Communal showers and toilets aren't all bad. I backpacked around Europe and the UK on a shoestring budget, staying in cheap but always clean accommodation. Back in the UK, I ended up working for youth hostels in both Cambridge and London, living on-site in staff quarters --with our own private bathroom -- and gaining an appreciation for life on the other side of the reception desk.
I was somewhat incredulous when I received an invitation to visit Wolgan Valley as a guest, a resort where each two-person suite has a rack rate of $1,950 per night. Would I like to come? Surely this was a rhetorical question!
View of the Blue Mountains from Mount Tomah
It was an early weekday start for the group: three journalists, two PR executives and I, driven by luxury mini-bus, out of the chaos of Sydney and up into the Blue Mountains. It's about a three-hour drive to Wolgan Valley from the Sydney CBD, and we make a pit-stop halfway at Mount Tomah Botanic Garden
The idea of "fresh air" always seems ludicrous to hardened city folk, but we tumble out of the bus and can smell the difference immediately. The air is clean, crisp and pure and we gulp it greedily.
Scones with jam and cream
We also gulp down scones with jam and cream, a late breakfast for most. The scones are light and fluffy, served with pots of strawberry jam and real cream. The view from the balcony makes it understandably popular as a wedding reception venue.
It's another 90 minutes to Wolgan Valley, the last section on a dirt road that raises clouds of dust amongst the skittering pebbles. The resort finally comes into view, a row of Federation-style timber houses beneath towering escarpments that loom dramatically overhead.
Wolgan Valley accommodation suites
Joost Heymeijer, General Manager of Wolgan Valley Resort, is already standing outside the main reception area to greet us and host a brief tour of the facilities. Armed with twelve years of hotelier experience with the Hilton group, Joost worked on the resort from the concept stage -- before any drawings had even been done-- and through the process of approvals and construction to its current operations. The entire planning process took eight years.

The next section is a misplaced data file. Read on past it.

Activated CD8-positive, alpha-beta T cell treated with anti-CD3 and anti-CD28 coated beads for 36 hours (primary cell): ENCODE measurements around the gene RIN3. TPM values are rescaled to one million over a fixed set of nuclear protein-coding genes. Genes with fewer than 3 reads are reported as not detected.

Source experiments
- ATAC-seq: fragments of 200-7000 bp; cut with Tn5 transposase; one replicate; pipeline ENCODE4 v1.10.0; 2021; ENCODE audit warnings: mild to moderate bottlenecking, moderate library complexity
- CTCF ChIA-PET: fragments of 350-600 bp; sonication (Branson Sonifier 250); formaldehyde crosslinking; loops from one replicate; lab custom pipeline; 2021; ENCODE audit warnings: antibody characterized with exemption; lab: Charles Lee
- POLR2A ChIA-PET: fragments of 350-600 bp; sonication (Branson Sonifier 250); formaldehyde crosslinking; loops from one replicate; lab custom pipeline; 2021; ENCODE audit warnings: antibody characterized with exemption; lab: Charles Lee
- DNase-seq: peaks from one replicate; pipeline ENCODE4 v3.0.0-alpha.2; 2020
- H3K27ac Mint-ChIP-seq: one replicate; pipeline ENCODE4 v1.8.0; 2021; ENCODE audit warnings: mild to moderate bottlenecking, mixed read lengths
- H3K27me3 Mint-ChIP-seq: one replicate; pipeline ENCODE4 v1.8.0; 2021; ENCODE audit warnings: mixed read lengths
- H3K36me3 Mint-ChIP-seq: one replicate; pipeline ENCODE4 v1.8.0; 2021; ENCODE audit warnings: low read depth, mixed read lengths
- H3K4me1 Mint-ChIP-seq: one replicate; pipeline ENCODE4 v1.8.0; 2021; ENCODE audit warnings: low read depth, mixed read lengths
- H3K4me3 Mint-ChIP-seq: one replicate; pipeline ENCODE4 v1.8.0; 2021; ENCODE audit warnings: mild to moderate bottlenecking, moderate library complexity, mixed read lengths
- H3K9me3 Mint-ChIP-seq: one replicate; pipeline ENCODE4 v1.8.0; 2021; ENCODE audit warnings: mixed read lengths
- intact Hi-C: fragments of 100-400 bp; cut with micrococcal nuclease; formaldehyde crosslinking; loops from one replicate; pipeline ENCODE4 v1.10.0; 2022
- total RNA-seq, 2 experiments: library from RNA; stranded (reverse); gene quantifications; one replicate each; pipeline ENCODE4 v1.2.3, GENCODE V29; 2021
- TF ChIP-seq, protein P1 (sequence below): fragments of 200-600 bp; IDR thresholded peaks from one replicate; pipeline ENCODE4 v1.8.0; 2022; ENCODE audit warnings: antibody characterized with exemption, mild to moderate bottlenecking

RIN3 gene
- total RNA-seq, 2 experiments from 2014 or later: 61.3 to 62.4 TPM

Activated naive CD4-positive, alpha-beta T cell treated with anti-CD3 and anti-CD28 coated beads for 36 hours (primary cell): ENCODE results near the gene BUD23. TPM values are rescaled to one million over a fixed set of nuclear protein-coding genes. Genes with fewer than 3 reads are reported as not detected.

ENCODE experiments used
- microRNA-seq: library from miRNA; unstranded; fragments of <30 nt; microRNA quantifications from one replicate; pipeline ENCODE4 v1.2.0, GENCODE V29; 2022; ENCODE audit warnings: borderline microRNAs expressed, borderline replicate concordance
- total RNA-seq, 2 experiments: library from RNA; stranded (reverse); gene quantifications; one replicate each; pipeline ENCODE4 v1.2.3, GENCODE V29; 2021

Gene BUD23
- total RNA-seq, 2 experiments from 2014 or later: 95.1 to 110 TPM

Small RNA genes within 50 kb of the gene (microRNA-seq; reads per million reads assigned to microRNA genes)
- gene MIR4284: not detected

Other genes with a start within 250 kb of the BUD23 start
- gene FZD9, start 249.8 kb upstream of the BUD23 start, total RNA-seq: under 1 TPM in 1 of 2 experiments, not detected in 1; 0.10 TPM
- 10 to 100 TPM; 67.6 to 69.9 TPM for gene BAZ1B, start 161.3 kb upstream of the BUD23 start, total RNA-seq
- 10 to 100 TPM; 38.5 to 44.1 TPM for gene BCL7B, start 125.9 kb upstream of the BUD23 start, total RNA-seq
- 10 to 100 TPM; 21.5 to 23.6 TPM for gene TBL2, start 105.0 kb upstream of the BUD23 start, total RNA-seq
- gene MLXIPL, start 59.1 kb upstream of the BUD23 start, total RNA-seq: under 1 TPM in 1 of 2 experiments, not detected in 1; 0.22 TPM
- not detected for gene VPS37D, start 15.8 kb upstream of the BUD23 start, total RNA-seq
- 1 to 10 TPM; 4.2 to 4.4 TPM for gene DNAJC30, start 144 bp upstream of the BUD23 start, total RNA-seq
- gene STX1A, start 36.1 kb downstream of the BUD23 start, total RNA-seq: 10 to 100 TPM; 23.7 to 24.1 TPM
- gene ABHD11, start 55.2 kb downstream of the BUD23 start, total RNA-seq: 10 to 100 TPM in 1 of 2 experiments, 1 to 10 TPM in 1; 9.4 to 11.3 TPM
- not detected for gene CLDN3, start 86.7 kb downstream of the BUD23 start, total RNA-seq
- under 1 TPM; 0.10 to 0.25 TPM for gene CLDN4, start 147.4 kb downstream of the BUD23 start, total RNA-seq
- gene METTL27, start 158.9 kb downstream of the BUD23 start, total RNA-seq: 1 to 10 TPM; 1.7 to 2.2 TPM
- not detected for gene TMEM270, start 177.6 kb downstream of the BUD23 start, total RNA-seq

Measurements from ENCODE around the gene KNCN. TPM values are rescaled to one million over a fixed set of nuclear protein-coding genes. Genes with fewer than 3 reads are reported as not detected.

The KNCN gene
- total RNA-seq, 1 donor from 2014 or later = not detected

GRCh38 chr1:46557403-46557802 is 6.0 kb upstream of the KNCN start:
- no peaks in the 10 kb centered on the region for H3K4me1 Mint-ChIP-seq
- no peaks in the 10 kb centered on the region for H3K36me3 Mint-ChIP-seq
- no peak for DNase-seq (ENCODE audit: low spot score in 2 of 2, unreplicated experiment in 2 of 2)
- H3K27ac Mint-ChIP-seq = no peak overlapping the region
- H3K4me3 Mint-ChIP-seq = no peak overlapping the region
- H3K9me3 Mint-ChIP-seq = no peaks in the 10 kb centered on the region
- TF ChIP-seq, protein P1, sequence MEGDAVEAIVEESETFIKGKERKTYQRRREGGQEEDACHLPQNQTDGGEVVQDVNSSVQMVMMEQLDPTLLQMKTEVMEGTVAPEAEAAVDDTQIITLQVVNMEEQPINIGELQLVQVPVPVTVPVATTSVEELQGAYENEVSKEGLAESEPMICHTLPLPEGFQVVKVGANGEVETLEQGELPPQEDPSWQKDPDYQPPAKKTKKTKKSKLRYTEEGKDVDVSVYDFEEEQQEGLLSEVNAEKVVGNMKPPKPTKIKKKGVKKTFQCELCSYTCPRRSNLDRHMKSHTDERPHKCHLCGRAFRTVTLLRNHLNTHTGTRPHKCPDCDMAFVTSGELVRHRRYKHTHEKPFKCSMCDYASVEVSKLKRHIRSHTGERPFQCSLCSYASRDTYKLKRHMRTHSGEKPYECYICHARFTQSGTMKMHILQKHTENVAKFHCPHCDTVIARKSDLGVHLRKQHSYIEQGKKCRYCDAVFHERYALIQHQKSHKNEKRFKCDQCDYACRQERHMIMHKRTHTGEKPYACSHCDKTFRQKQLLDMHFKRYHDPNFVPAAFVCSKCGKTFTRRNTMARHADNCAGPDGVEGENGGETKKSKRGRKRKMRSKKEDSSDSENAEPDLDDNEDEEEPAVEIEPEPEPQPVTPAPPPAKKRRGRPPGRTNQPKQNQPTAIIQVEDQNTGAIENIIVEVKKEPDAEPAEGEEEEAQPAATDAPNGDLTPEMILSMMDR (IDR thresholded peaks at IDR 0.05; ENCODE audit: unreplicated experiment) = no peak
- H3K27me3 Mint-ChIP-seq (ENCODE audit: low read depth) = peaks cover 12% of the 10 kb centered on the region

The main building, which houses the reception lobby, dining room and bar, is affectionately named The Homestead.
Reception lobby in The Homestead
The reception area is deliberately discreet with low desks and no obstructive computer monitors in sight. A laptop is secured in a drawer beneath the desk and only brought out when required. The most striking feature is the back wall made from old fence posts that were found on the property. They add a delicious smell of wood to the room, and create a homely country feel.Dining room with the main chimney
Sandstone - from nearby Mangrove Mountain, on the Central Coast - and timber have been used extensively throughout the building. There was a huge emphasis on sourcing local and recycled materials. The structural timber in the ceiling was made from an old bridge in Molong near Orange, in the NSW Central Tablelands. Skylights in the ceiling enable natural light by day, and a view of the stars at night.
All of the furniture has been custom-built, we're told, and many of the furnishings were designed and made by local artists. Door handles, made to resemble a knobbly tree branch with leaves, was made by a blacksmith in Lithgow. Recycled tractor axles, rusty troughs and even an old Drizabone coat were used by local artists to create quirky and interesting lamps - there are 26 dotted around the property.
Staff are dressed exclusively by RM Williams, and their tailored uniforms are a mix of country garb mixed with corporate trimmings. An RM Williams shop in the Homestead is ideal for the international tourist keen for their own dinky-di clobber.
Lamp shade made from an old Drizabone coat Private dining room or boardroom with solid timber table
and light fitting made from an upturned rusted trough found on the propertyWine cellar open to guests each evening for hands-on browsing
- the room holds about $200,000 worth of stock.
The wine cellar is particularly impressive, even more so when we're told that it's kept open for guests to wander and browse at their leisure. The 300-strong wine list was created with the expertise of noted Australian wine expert Peter Bourne. Thirty per cent of the wine list comes from the local Orange, Hunter valley and Mudgee region; another thirty per cent has the sourced from the rest of Australia and New Zealand. The remaining forty per cent comes from France, Chile, the United States and Europe.
Guests receive a complimentary bottle of wine in their room when they check-in - this wine is always Australian.